I'm sure you've been there. You get a new job, and you're excited to start. You're ready to roll up your sleeves and get to work. Then you start looking for something else.
You start excited and motivated, but a few weeks in, it's like you've lost your mojo. You're not enjoying the work anymore, and your boss seems to be getting on your nerves. At the end, you just start searching for a new job.
It's not that the job is terrible—it's just that you're bored with it. You've done it enough times to know how to do it, and there's no more challenge or excitement in doing what you've always done.
Why do you get bored so quickly with jobs?
The first step to figuring out why you get bored so quickly is to understand why you're bored in the first place. Many people, especially younger ones, have trouble understanding that there are reasons for their boredom, and it's not just an excuse for laziness or procrastination.
So what are these reasons? A variety of reasons also causes people to get bored at work and they will vary from person to person. Let's explore more.
- Your ability to handle stress and anxiety (if you're nervous about something all the time). The company culture isn't right for you. The needs and demands of the job might weigh heavily on you making you feel out of placed and disinterested.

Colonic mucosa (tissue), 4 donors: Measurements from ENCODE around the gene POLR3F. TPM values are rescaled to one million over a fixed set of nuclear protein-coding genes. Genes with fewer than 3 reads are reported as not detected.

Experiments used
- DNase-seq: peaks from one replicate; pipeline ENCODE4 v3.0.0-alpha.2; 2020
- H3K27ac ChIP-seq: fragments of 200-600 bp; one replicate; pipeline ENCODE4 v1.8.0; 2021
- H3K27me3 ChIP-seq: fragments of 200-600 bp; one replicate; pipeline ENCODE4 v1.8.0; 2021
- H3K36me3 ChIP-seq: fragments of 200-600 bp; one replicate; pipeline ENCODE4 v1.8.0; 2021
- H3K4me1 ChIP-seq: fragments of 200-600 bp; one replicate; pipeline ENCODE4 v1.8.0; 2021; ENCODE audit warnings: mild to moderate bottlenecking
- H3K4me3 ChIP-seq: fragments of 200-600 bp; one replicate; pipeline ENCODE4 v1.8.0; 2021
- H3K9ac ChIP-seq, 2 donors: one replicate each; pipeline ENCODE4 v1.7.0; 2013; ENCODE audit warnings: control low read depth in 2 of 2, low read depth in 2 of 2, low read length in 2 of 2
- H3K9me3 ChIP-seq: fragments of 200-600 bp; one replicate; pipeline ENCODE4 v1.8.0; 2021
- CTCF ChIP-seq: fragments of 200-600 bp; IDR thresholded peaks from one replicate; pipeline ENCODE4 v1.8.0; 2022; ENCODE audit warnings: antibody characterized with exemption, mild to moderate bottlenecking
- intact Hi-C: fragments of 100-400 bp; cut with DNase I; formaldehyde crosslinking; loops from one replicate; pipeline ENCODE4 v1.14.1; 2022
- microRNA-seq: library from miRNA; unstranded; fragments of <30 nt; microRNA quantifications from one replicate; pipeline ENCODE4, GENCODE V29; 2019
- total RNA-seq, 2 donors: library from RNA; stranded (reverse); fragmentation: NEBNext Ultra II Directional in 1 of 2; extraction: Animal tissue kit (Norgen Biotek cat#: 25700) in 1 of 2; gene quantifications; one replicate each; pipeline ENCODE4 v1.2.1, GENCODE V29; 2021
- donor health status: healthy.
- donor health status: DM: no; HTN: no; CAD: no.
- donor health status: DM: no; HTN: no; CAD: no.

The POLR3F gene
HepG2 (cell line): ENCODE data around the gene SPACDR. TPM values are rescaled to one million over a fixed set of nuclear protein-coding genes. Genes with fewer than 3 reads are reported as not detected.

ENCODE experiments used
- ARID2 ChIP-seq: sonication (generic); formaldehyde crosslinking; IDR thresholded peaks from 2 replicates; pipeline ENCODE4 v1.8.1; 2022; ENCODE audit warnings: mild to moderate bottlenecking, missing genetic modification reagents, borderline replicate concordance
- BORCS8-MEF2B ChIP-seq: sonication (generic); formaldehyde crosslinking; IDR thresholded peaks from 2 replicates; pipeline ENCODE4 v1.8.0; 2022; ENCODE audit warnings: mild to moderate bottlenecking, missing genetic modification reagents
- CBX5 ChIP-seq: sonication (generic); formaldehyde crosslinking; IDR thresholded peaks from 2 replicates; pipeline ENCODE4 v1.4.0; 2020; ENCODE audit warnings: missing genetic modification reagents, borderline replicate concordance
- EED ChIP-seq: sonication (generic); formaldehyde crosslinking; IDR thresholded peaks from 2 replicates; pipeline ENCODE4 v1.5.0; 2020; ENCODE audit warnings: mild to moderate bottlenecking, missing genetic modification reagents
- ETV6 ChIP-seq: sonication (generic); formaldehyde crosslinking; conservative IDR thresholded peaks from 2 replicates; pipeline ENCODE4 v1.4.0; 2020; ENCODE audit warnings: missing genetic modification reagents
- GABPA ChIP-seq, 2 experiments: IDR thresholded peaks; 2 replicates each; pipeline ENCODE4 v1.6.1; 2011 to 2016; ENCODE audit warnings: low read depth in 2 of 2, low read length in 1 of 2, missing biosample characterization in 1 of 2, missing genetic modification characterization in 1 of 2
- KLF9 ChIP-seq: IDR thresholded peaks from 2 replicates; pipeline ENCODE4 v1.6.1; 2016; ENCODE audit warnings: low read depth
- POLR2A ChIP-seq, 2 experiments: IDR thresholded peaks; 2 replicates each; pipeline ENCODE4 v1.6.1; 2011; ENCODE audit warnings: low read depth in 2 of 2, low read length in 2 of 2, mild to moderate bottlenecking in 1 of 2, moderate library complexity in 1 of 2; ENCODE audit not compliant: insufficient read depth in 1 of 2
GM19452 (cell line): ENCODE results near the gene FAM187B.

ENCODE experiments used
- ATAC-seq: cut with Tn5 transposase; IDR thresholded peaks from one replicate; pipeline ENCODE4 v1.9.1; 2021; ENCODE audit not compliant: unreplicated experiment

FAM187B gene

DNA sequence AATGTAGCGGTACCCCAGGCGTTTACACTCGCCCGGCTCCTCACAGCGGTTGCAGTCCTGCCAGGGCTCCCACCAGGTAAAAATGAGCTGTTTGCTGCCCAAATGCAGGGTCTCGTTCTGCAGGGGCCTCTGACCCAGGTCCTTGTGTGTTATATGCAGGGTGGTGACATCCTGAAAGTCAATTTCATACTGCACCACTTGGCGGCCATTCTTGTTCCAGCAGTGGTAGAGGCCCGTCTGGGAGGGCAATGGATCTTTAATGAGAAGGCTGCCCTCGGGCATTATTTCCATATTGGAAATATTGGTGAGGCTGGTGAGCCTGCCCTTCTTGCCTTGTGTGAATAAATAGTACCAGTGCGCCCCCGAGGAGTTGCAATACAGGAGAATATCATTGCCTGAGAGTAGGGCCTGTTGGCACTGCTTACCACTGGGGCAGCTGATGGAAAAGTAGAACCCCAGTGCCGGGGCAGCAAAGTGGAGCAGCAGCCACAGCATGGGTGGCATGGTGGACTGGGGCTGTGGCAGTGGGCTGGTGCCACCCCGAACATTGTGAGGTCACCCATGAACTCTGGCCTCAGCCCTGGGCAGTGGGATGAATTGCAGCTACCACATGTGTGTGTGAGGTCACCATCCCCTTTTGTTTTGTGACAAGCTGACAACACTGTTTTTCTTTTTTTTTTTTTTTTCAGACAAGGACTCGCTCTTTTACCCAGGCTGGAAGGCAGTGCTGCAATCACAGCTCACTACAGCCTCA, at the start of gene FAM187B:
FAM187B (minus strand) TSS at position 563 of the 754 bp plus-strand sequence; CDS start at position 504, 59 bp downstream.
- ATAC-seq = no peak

- Your self-esteem (how much confidence do you have in yourself and others). You don’t feel like you fit in with your coworkers.
- Your need for variety or stimulation (do you like lots of new experiences?). You’re not learning anything or doing anything challenging. Your job has become routine.
- The job itself is not a good fit for your skills, abilities and interests.
- You have too much idle time on your hands. There is not much work to be done in the office and you are unable to engage yourself.
Many people get bored with jobs and that's okay as long as it doesn't prevent you from being productive at work. But if this boredom is interfering with your work, knowing why you get bored at work can help you find a job that is a better fit for you.
Ask yourself the following questions.
1. Are you treating your job like a checklist?
If you want to stay engaged with your job, don't treat it like a checklist. Tasks are only one part of the whole picture and can't be approached in isolation. Here's what you should do instead:
1. Focus on the task at hand. Don't get distracted by anything else around you or think about what's next or what happened before this project started.
2. Do not let other people distract you from focusing on the task. They might be interested in talking about something else, but if they seem to be trying too hard to get your attention, politely tell them no thanks and get back to work.
2. Do you have a lack of self-awareness?
The first step towards getting a job you love is to understand yourself.
What do you want in your career? Is it money? Do you prefer to work with people, or do you want something more solitary? Do you enjoy controlling your schedule and workload, or would that feel too stressful for you?